The New Left: The Anti-Industrial Revolution

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The New Left: The Anti-Industrial Revolution
The New Left (book cover).jpg
The second edition
Author Ayn Rand
Country United States
Language English
Subject New Left
Published
  • 1971 (New American Library, 1st edition)
  • 1975 (New American Library, 2nd edition)
  • 1999 (New American Library, retitled edition)
Media type Print
Pages
  • 204 (1st edition)
  • 239 (2nd edition)
  • 352 (retitled edition)
ISBN 0-452-01184-1 (retitled edition)

The New Left: The Anti-Industrial Revolution is a collection of essays by Ayn Rand. Most of the essays originally appeared in The Objectivist. It was first published in 1971. A revised edition, adding the essay "The Age of Envy," appeared in 1975. The essays argue that religion and similar forces harm the growth of humanity.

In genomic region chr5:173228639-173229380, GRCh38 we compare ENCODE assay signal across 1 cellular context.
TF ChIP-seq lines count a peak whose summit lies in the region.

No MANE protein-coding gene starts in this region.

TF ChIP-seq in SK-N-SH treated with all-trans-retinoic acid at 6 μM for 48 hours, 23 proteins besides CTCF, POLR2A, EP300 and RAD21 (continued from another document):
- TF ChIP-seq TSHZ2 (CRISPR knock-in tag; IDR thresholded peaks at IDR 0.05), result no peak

In 1999, an expanded edition titled Return of the Primitive: The Anti-Industrial Revolution, appeared. It was edited by Peter Schwartz and adds a new introduction by Schwartz, as well as two essays by Rand ("Racism" was included in The Virtue of Selfishness, and "Global Balkanization" was in The Voice of Reason) and three by Schwartz ("Gender Tribalism", "The Philosophy of Privation", and "Multicultural Nihilism").

Reception[edit]

The book received little attention from reviewers when it was first released.[1] In a survey of Rand's works, historian James T. Baker described the book's essays as "shrill proclamations" that are "more negative than positive more destructive than constructive."[2] Rand bibliographer Mimi Reisel Gladstein said the book's topics "seem dated", but "as Rand's predictions about the negative results of some of the practices she rails against come about, one begins to appreciate the perceptiveness of her logic."[3]

See also[edit]

Notes[edit]

  1. ^ Gladstein 1999, p. 119
  2. ^ Baker 1987, p. 88
  3. ^ Gladstein 1999, p. 84

References[edit]